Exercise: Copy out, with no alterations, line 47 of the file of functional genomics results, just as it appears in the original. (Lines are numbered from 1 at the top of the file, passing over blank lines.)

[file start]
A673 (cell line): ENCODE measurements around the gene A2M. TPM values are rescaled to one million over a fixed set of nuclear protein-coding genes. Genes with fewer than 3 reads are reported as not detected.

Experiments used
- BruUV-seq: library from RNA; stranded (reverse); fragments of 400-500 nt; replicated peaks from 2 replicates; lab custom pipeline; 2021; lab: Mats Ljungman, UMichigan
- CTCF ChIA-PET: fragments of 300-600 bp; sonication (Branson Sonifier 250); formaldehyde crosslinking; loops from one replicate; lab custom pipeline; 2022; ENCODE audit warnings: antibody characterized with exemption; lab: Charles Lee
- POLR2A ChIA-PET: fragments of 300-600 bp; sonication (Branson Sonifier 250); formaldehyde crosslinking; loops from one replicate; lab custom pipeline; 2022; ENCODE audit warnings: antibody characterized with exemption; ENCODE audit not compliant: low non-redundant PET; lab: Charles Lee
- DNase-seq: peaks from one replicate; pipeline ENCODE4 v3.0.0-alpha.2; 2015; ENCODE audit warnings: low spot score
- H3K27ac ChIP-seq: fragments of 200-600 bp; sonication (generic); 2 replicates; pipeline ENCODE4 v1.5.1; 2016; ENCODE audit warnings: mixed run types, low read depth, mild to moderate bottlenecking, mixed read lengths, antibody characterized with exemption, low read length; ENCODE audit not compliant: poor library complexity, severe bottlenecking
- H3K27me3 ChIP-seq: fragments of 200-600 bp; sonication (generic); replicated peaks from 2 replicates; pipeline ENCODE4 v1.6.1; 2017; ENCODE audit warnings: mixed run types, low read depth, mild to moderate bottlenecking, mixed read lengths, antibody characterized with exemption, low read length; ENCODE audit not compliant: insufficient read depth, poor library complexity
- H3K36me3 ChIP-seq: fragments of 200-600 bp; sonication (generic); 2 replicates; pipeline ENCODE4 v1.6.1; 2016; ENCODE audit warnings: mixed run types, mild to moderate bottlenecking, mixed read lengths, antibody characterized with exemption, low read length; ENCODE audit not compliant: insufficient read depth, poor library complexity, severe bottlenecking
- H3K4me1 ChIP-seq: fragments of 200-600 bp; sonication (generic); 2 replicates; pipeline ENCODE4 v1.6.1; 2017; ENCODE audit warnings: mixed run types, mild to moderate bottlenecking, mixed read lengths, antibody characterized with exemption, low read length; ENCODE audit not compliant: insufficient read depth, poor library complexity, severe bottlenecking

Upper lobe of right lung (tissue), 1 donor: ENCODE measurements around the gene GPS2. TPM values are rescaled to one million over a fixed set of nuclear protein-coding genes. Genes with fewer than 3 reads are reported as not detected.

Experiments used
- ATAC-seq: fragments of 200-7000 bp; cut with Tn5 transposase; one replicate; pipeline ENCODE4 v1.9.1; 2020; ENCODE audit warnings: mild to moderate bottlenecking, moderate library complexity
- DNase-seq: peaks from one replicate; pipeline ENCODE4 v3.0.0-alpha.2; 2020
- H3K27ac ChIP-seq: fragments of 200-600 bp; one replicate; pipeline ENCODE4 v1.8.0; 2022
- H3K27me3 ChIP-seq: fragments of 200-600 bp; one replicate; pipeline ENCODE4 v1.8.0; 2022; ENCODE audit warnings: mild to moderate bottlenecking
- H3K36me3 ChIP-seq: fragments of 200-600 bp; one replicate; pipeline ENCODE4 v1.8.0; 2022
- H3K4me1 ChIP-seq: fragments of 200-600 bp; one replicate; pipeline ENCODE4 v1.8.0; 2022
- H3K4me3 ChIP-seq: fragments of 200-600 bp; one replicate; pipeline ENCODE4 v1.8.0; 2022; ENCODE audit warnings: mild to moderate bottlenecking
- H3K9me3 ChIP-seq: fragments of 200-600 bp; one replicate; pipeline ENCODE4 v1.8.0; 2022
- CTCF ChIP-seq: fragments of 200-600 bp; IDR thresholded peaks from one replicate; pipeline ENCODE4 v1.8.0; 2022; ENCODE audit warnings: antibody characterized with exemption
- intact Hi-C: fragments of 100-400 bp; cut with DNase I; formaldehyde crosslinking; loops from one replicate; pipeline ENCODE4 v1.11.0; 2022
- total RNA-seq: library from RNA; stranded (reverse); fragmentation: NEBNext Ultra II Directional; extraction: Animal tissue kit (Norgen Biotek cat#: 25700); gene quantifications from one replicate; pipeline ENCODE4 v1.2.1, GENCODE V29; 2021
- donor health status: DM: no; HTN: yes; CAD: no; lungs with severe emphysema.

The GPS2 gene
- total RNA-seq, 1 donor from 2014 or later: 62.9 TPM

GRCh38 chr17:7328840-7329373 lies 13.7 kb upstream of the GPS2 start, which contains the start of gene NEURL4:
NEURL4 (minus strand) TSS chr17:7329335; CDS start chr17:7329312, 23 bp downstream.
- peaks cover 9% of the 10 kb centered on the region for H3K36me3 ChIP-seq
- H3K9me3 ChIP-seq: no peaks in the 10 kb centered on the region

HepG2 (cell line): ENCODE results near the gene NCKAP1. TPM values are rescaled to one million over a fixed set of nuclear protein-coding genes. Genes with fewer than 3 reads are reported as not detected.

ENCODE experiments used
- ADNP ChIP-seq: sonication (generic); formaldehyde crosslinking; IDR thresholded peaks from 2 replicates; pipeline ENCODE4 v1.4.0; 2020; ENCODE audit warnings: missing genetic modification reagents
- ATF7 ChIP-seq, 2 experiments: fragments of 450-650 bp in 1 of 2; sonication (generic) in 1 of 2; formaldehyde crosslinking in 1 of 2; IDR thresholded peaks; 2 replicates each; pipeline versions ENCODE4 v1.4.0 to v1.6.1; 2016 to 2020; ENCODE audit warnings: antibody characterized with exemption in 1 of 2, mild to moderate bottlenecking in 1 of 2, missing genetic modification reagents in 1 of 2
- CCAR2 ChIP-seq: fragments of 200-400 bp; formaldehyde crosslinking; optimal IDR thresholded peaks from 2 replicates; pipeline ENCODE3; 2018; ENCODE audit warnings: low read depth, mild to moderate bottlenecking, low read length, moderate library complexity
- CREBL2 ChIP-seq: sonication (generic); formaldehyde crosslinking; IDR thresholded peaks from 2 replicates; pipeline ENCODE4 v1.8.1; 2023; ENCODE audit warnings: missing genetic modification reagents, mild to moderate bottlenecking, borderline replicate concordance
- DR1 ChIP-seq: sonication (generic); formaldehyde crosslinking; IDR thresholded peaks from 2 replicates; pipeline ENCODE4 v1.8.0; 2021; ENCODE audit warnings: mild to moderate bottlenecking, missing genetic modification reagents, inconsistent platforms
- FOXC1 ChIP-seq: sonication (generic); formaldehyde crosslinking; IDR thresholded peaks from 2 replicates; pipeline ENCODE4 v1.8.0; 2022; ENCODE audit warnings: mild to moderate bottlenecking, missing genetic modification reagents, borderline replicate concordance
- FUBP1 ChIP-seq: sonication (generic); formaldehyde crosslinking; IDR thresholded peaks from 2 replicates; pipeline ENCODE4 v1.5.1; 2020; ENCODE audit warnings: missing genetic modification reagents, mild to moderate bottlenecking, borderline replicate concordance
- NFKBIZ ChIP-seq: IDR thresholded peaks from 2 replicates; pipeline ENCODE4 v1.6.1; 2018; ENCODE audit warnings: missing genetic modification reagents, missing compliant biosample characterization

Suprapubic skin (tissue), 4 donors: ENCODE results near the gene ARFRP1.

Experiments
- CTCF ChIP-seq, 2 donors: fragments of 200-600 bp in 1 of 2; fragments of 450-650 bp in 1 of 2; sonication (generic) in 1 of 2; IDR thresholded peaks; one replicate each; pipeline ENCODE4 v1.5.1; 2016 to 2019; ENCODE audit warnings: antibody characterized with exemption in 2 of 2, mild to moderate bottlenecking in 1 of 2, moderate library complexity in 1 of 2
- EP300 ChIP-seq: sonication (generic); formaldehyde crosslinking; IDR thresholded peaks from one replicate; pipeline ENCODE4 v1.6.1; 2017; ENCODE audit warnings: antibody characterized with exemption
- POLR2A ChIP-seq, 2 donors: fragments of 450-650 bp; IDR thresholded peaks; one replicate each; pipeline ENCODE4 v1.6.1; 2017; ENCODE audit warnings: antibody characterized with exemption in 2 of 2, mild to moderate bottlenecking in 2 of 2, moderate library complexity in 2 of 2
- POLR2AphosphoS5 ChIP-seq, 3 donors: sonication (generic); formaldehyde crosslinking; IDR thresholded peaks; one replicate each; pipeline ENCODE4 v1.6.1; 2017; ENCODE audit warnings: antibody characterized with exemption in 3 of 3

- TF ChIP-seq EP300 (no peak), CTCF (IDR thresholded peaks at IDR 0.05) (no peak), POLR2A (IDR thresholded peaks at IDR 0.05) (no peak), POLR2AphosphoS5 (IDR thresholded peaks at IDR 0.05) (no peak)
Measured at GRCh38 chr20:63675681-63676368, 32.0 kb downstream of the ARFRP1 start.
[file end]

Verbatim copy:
- TF ChIP-seq EP300 (no peak), CTCF (IDR thresholded peaks at IDR 0.05) (no peak), POLR2A (IDR thresholded peaks at IDR 0.05) (no peak), POLR2AphosphoS5 (IDR thresholded peaks at IDR 0.05) (no peak)